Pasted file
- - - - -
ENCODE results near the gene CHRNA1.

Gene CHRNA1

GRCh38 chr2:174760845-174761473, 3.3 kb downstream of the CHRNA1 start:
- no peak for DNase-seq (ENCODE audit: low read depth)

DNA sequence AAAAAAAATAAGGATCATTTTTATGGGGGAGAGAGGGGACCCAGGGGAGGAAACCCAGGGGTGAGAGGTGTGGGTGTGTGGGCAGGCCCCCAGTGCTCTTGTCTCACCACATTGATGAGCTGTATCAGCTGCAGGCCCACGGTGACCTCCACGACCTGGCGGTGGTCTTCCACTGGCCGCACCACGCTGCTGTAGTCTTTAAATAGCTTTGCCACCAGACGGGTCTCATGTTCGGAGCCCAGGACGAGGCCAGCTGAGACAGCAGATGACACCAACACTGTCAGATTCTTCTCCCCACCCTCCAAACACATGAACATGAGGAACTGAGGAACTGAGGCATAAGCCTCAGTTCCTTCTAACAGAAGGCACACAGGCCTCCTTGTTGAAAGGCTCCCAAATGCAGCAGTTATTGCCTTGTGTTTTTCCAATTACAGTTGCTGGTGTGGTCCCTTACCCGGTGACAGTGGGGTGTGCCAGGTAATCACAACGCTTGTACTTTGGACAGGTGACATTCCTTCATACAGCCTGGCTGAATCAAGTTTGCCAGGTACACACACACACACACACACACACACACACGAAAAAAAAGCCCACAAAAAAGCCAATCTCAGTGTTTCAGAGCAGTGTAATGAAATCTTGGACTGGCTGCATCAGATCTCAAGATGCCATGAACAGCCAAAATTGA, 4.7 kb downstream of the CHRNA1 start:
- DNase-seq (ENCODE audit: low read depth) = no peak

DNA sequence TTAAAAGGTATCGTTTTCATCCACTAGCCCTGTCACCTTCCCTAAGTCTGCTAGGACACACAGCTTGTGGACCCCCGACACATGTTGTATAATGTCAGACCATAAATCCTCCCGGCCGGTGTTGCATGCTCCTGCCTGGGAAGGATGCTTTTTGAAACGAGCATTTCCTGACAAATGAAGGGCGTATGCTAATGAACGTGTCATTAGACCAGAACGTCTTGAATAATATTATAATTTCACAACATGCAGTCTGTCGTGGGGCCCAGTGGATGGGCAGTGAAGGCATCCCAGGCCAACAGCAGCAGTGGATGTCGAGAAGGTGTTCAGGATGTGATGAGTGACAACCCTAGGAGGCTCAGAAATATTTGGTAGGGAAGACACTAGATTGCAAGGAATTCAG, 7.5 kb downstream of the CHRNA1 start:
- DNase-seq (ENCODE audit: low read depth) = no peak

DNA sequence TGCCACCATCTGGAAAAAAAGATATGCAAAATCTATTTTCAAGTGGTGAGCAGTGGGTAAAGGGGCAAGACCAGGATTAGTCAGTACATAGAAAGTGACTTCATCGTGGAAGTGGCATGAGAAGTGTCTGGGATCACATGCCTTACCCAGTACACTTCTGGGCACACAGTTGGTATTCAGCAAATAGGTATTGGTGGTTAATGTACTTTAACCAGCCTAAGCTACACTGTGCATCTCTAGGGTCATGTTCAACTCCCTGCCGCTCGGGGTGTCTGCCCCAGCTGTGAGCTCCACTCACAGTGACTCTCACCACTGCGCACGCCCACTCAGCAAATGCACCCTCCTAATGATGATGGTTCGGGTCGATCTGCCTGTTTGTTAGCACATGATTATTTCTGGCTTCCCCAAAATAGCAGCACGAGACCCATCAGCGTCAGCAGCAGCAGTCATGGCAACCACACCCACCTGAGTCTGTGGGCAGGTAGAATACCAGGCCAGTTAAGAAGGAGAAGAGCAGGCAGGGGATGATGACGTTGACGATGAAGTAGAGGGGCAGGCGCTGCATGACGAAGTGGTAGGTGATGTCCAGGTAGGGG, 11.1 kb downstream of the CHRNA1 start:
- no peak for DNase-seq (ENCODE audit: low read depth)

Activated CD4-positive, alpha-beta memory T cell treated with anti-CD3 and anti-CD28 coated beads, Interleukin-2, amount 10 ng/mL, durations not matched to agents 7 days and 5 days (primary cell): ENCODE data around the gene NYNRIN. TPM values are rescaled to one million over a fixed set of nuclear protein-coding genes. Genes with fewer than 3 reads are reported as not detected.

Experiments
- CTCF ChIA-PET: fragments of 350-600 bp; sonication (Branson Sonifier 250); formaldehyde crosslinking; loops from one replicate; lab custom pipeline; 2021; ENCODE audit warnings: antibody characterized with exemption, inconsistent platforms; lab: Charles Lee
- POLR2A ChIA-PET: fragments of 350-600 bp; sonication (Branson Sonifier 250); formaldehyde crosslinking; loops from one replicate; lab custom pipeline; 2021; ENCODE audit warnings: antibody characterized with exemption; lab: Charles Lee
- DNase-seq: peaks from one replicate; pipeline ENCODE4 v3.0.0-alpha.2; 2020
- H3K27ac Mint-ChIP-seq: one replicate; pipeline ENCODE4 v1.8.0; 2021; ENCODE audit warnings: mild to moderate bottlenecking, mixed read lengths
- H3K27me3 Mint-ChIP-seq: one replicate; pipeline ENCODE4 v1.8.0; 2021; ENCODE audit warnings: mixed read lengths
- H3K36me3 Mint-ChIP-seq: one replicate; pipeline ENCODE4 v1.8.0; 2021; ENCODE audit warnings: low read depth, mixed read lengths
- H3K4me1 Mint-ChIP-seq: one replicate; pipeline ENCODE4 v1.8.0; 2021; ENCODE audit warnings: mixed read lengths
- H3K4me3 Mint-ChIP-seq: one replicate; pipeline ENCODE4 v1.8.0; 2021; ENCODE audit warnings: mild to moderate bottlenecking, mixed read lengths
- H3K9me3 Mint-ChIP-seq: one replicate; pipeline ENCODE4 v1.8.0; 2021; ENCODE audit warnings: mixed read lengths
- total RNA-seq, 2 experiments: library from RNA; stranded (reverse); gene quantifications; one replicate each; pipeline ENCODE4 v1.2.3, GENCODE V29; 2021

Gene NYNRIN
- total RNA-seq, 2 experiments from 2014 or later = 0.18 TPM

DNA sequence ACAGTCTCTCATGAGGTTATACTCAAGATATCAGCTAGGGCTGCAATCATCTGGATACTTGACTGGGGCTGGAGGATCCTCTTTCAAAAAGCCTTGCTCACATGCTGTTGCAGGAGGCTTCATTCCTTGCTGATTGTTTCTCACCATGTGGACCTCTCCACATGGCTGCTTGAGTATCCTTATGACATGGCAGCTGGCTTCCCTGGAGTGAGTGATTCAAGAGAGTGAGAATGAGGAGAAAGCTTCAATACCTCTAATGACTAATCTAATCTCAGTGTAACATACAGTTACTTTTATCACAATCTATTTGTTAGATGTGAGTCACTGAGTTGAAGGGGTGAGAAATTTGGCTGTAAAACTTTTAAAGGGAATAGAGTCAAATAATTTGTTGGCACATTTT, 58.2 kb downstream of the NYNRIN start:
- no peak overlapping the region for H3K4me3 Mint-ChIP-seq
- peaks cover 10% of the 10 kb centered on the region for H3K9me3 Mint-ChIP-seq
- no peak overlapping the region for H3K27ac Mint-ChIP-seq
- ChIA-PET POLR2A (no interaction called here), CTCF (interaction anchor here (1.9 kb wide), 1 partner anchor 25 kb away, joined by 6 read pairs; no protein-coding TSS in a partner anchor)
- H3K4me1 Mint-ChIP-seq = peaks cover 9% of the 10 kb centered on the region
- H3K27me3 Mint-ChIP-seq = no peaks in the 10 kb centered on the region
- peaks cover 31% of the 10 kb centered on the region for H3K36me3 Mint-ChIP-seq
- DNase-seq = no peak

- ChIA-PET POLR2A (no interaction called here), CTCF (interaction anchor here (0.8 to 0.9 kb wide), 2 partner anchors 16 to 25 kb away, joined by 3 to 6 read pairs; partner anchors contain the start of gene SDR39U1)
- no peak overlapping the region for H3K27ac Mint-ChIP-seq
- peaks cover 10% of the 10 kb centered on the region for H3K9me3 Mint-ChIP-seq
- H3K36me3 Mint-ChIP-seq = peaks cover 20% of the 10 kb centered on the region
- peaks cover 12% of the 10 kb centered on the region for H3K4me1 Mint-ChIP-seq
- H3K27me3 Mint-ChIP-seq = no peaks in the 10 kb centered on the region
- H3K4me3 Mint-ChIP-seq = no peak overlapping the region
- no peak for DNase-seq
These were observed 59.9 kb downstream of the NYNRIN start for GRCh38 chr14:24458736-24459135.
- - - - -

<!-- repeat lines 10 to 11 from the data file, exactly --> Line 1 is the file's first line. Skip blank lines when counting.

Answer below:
- no peak for DNase-seq (ENCODE audit: low read depth)

Activated CD4-positive, alpha-beta memory T cell treated with anti-CD3 and anti-CD28 coated beads, Interleukin-2, amount 10 ng/mL, durations not matched to agents 7 days and 5 days (primary cell): ENCODE data around the gene NYNRIN. TPM values are rescaled to one million over a fixed set of nuclear protein-coding genes. Genes with fewer than 3 reads are reported as not detected.